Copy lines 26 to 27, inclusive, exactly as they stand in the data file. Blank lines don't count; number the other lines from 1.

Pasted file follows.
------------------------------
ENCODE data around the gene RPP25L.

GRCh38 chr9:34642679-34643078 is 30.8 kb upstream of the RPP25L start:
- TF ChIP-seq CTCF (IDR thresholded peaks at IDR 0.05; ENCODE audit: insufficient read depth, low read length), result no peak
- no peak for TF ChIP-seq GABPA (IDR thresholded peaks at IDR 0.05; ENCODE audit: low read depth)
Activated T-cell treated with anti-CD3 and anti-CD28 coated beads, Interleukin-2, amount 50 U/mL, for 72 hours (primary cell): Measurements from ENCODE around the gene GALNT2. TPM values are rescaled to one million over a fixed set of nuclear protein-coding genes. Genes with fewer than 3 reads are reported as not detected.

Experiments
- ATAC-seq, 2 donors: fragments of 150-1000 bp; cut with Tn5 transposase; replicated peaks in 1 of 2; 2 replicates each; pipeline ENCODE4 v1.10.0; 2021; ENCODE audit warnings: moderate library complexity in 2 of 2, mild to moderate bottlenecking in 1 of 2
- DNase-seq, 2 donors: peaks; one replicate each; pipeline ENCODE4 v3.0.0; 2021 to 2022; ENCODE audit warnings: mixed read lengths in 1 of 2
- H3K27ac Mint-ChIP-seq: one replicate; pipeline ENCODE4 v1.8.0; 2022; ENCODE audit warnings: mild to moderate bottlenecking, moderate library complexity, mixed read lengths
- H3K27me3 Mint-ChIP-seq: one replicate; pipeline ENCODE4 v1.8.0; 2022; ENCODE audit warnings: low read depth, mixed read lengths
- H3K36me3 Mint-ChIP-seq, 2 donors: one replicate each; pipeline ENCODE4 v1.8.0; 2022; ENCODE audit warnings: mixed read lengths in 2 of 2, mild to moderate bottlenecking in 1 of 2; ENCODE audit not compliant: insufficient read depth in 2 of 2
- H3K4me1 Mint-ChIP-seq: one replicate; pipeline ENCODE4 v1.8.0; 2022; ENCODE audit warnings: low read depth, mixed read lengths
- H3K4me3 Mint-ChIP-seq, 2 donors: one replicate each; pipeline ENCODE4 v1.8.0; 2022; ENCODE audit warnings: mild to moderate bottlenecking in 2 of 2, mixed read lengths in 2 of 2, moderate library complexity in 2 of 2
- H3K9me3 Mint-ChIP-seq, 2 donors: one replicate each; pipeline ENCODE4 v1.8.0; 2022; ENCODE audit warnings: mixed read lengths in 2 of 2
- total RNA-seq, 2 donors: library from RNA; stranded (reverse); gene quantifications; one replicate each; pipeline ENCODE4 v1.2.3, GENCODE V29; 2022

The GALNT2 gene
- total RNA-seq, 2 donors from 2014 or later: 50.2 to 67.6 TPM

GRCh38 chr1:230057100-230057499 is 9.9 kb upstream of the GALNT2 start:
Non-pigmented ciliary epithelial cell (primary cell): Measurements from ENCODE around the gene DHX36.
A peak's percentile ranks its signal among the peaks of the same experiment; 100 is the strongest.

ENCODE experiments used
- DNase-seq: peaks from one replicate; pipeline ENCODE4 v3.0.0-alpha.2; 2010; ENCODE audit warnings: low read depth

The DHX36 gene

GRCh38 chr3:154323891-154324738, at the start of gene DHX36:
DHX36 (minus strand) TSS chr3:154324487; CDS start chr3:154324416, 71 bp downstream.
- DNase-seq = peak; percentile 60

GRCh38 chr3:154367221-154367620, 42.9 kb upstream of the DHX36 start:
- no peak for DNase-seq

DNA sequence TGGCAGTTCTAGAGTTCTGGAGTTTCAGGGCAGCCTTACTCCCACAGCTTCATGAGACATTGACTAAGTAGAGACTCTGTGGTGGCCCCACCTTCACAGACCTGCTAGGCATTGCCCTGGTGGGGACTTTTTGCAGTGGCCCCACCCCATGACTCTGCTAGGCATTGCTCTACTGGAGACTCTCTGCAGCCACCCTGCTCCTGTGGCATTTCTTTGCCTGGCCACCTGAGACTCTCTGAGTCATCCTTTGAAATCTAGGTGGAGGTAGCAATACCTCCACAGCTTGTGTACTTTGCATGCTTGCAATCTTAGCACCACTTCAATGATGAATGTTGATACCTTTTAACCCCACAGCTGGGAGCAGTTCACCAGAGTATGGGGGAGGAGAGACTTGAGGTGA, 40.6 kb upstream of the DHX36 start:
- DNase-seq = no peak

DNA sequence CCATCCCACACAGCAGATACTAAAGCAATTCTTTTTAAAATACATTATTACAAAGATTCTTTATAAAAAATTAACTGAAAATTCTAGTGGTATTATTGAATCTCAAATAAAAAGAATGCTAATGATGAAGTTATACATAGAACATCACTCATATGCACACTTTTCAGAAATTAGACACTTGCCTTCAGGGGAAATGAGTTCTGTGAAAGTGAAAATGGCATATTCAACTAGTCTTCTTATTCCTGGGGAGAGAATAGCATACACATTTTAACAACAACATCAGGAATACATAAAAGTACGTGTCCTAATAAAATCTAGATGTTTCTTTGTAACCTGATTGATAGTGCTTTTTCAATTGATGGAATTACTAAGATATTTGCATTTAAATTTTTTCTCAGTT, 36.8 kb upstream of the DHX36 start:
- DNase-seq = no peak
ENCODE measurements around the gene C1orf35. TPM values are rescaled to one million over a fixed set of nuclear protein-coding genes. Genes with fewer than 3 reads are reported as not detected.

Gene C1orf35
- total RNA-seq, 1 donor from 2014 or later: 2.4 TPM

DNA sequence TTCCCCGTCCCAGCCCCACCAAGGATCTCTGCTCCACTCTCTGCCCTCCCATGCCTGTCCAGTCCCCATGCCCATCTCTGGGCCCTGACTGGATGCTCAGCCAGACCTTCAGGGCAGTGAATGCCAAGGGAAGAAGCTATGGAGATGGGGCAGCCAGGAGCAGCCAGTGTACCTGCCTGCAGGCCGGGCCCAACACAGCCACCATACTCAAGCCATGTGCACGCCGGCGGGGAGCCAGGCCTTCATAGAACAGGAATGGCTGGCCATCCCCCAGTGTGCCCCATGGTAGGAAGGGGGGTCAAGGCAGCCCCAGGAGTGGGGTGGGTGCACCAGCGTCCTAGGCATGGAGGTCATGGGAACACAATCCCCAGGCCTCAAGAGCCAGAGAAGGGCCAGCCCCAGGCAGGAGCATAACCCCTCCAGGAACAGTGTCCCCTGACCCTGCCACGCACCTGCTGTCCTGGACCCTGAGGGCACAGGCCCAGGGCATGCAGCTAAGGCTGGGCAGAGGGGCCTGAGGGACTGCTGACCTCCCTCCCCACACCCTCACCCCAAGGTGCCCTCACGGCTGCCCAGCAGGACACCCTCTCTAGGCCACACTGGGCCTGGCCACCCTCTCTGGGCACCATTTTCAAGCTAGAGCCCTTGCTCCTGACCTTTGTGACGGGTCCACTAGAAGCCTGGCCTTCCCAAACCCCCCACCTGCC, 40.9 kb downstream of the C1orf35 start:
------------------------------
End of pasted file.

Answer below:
- DNase-seq = peak; percentile 60

GRCh38 chr3:154367221-154367620, 42.9 kb upstream of the DHX36 start: